- Microsoft says it will defend users of its Copilot generative AI tools if they’re sued for copyright infringement.
- “We will defend the customer and pay the amount of any adverse judgments or settlements,” Chief Legal Officer Hossein Nowbar said in a Sept. 7 joint statement with Microsoft President Brad Smith.
- Copyright issues have become a major concern among intellectual property lawyers because of the way generative AI companies like OpenAI use published material to train their large language models.
The legal focus today is on generative AI companies, like Microsoft and its partner, OpenAI, with a major lawsuit filed against them late last year for how they incorporate code and other published content into their models. But there’s a growing concern among users of AI products that they’ll be hit with lawsuits if content they generate using the tools contains copyrighted material.
“The chances that AI prompts might output proprietary code are very high,” Sean O’Brien, founder of the Yale Privacy Lab, has said. “Tools such as ChatGPT and Copilot … have been trained on a massive trove of code of both the open source and proprietary variety.”
O’Brien’s concern is over code, but content is poised to become the next legal focus, especially if copyright trolls take a page from patent trolls and exploit the coming explosion of protected work getting incorporated into AI-assisted content, as some analysts say.
“Not only will there be armies of legal trolls trying to find folks to sue, there will be hackers, criminals, rogue nation states, high school students, and crackpots, all attempting to feed erroneous data into every AI they can find, either for the [fun of the prank] or for much more nefarious reasons,” says David Gewirtz of ZDNet.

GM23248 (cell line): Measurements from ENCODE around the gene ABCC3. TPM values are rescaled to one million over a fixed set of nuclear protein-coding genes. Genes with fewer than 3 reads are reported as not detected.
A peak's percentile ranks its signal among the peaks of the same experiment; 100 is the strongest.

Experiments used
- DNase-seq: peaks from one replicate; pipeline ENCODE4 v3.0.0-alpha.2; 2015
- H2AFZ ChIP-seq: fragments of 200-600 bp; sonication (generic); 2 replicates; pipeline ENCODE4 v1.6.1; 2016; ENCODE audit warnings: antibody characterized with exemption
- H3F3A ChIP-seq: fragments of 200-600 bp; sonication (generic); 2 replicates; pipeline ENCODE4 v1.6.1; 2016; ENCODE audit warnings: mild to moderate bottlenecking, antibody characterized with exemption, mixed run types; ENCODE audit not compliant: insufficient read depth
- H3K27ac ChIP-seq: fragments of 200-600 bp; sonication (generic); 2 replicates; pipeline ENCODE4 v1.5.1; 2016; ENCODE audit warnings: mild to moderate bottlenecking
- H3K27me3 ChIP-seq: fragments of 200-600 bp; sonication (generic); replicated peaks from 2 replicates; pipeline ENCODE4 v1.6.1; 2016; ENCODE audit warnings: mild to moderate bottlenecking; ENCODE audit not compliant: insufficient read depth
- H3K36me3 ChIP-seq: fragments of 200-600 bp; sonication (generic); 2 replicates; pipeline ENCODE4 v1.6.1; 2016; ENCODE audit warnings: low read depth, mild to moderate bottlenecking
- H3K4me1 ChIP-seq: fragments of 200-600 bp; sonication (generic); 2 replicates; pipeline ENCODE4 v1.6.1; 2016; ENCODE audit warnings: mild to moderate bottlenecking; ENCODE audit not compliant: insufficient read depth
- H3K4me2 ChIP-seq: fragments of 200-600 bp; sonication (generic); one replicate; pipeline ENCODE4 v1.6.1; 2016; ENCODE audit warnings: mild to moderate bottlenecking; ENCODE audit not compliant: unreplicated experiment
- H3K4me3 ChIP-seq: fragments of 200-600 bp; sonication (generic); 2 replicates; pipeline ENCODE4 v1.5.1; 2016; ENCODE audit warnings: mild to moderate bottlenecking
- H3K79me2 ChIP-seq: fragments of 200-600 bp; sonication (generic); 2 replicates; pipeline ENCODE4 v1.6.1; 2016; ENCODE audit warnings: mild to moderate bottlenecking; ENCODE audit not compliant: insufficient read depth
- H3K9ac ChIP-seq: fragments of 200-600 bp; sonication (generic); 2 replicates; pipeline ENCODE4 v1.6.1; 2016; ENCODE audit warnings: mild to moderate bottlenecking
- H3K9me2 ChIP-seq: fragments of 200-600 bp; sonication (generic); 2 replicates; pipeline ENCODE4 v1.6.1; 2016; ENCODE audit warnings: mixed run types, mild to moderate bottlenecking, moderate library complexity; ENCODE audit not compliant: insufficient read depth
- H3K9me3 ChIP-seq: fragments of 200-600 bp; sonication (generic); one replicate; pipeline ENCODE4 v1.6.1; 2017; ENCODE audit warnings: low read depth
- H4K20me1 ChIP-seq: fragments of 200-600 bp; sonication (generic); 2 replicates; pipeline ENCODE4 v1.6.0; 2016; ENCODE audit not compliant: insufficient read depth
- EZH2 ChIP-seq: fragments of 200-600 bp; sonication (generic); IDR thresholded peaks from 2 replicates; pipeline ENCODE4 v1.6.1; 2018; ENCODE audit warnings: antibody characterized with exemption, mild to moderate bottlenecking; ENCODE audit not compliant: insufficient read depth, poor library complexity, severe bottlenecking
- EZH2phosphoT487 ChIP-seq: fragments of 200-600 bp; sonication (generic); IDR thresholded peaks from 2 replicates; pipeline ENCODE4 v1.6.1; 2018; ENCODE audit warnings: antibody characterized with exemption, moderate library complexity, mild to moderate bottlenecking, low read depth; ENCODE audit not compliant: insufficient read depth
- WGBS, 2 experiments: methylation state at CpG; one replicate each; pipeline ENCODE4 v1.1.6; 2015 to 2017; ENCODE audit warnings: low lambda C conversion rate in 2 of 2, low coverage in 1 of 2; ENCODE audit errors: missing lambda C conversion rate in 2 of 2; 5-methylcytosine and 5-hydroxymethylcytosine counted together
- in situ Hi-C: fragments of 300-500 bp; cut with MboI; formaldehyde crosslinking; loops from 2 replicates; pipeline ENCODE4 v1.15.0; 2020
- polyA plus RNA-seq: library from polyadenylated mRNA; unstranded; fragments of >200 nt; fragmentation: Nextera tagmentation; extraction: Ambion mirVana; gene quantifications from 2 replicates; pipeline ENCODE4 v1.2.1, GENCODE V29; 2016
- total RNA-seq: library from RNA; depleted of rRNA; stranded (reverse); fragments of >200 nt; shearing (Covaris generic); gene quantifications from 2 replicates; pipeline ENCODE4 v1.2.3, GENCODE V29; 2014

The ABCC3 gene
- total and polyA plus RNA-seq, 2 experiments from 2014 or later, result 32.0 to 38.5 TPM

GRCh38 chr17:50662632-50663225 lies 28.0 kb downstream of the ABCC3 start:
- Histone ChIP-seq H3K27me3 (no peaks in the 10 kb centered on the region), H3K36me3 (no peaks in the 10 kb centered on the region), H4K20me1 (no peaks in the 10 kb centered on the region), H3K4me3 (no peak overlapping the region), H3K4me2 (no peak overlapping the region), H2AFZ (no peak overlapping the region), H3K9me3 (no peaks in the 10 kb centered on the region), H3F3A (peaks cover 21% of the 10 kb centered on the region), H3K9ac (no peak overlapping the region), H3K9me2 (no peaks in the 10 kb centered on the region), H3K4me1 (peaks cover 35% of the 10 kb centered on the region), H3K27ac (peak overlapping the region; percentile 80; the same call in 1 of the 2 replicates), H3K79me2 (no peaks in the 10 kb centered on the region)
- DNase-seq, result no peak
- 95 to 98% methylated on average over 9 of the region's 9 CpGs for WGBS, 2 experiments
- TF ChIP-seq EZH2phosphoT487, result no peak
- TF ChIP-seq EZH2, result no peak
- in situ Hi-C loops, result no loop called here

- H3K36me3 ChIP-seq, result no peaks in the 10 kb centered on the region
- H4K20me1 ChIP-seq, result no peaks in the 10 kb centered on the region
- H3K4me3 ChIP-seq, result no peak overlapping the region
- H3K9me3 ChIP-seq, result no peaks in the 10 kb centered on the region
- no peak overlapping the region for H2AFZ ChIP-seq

Microsoft released its first Copilot product last year as part of a GitHub tool to help software engineers do their job quicker and more easily by using generative AI-created code.
The company has since added OpenAI technology to Outlook, Teams and Word, among other products and tools.
In the legal tech space, Microsoft has partnered with Thomson Reuters to support contract drafting.
Microsoft says its legal defense effort, called Copilot Copyright Commitment, is an extension of its IP indemnification coverage, which applies to customers who use or resell its open source software and Azure cloud products.
“For roughly two decades we’ve defended our customers against patent claims relating to our products, and we’ve steadily expanded this coverage over time,” Nowbar and Smith said. “Expanding our defense obligations to cover copyright claims directed at our Copilots is another step along these lines.”
To be covered for copyright claims, users can’t bypass the guardrails the company has built into the Copilot tools.
“Customers must use the content filters and other safety systems,” the Microsoft leaders said.
What they describe as Copilot’s guardrails include content filters, classifiers, metaprompts, monitors and detection systems.
“Our new Copilot Copyright Commitment requires that customers use these technologies,” Nowbar and Smith said.
Microsoft isn’t the only company that offers this kind of indemnification for its customers; Adobe in 2021 rolled out something like it to help protect users of its AI-assisted design tools worried about inadvertently infringing copyright.
Adobe has said its tools only use content from its own databases, Creative Commons and in the public domain.
“They must have some very strong assurances from their legal team that they’re in the clear,” Andres Guadamuz, an intellectual property law researcher at the University of Sussex, says in a Fast Company report. “I can’t imagine that they would do this if there was some doubt that they would get sued out of existence.”
Microsoft may face higher exposure given the possibility of users tapping data sources containing protected material.
“There are potential ways that our technology could intentionally be misused to generate harmful content,” Nowbar and Smith said. “Customers … must not attempt to generate infringing materials, including not providing input to a Copilot service that the customer does not have appropriate rights to use.”